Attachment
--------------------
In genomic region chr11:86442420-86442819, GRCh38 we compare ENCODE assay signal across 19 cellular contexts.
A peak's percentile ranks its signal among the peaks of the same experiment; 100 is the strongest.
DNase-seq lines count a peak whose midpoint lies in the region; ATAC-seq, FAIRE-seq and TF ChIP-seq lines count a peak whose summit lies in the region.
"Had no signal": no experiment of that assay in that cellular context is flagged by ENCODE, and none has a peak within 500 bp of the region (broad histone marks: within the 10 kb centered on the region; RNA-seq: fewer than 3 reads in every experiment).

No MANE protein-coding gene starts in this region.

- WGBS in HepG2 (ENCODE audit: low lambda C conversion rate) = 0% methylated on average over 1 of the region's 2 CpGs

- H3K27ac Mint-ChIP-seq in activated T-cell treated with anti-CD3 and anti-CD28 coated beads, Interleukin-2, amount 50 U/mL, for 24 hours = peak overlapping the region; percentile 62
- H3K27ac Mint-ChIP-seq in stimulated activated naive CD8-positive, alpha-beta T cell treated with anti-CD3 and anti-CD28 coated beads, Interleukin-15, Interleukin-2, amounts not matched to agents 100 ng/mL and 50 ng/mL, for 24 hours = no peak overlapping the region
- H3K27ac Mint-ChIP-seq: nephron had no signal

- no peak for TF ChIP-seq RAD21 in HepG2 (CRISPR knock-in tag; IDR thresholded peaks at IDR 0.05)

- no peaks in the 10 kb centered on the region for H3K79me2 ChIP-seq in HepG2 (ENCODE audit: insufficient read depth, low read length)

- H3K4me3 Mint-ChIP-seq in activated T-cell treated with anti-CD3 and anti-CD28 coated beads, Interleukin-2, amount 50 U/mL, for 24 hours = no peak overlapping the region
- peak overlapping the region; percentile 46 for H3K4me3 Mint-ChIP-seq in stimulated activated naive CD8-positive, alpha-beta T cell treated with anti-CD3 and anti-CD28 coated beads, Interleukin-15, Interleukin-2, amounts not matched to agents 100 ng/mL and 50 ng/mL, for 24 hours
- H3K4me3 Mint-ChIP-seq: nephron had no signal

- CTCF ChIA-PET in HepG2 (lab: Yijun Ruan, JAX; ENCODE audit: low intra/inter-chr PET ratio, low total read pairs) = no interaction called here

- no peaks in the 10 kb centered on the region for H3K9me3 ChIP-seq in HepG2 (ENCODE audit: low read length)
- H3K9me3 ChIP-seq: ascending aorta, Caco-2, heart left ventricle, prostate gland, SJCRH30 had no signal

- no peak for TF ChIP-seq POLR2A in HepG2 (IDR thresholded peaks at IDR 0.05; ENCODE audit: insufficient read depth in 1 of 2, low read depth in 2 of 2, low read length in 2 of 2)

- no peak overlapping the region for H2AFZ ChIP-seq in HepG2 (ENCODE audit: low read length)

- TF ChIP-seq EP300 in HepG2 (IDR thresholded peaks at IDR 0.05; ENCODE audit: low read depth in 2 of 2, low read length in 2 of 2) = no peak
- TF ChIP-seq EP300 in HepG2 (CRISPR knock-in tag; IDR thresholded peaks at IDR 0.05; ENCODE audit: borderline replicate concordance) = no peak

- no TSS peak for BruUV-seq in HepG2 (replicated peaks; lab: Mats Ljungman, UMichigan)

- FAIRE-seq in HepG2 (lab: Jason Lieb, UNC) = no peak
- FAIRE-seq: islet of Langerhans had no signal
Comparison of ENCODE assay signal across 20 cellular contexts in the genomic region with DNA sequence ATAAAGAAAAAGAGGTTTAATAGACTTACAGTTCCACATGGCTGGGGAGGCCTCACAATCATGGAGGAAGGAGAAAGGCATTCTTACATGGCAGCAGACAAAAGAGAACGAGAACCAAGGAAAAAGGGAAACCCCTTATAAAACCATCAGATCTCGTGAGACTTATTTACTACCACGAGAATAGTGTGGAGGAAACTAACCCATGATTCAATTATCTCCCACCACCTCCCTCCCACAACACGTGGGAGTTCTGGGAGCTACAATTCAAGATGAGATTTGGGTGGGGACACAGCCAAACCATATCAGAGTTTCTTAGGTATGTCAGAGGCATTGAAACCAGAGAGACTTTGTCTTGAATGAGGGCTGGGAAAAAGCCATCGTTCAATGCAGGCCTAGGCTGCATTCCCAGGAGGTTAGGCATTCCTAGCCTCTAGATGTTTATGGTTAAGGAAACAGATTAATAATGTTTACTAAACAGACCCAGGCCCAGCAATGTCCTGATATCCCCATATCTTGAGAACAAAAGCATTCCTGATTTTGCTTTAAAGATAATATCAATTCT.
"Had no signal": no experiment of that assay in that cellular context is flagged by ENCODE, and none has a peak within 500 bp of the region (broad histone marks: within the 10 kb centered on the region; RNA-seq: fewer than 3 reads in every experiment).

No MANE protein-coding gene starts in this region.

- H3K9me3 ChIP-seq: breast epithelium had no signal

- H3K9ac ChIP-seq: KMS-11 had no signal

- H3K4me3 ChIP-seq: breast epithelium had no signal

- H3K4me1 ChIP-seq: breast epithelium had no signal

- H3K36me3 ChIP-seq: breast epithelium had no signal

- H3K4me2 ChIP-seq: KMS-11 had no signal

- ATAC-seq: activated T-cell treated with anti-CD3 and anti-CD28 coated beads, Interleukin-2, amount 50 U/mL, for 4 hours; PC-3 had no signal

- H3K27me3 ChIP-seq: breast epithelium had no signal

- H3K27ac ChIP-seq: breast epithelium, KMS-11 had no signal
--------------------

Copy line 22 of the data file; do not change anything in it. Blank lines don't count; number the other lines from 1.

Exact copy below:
- no TSS peak for BruUV-seq in HepG2 (replicated peaks; lab: Mats Ljungman, UMichigan)